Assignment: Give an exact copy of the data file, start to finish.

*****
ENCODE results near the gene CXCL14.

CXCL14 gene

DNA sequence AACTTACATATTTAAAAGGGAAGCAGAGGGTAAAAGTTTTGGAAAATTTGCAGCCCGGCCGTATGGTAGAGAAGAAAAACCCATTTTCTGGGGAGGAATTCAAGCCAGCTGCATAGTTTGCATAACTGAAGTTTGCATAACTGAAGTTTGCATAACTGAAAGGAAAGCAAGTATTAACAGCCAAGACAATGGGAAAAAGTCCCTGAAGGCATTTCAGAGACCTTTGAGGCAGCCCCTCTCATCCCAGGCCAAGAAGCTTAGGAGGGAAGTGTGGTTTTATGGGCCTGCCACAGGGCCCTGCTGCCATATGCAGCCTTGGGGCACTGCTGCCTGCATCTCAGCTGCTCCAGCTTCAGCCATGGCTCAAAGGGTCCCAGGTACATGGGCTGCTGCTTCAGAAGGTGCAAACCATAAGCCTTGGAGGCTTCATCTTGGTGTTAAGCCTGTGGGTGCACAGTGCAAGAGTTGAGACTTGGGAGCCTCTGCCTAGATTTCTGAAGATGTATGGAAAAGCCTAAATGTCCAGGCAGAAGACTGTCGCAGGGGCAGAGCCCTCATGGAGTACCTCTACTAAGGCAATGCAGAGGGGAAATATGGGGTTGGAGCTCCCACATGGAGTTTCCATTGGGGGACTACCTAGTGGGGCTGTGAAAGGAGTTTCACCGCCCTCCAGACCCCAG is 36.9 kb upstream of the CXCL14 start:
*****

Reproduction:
ENCODE results near the gene CXCL14.

CXCL14 gene

DNA sequence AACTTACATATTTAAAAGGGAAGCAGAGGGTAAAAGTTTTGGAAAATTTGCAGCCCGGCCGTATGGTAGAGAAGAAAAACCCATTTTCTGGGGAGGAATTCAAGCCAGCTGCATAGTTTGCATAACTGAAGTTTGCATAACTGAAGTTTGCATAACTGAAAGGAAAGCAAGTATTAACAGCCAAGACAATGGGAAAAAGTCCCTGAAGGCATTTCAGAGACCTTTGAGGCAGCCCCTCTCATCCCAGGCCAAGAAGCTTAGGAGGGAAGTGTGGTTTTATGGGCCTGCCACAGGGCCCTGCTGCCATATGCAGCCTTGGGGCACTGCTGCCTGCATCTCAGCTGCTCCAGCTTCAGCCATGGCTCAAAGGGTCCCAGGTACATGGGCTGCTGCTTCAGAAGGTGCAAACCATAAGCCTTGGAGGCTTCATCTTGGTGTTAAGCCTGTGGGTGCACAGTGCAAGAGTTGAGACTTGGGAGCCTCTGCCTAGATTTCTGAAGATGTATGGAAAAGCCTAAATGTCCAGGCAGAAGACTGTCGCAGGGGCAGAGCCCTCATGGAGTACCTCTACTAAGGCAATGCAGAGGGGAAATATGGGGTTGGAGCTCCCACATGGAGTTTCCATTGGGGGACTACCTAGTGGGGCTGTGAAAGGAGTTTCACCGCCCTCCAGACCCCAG is 36.9 kb upstream of the CXCL14 start: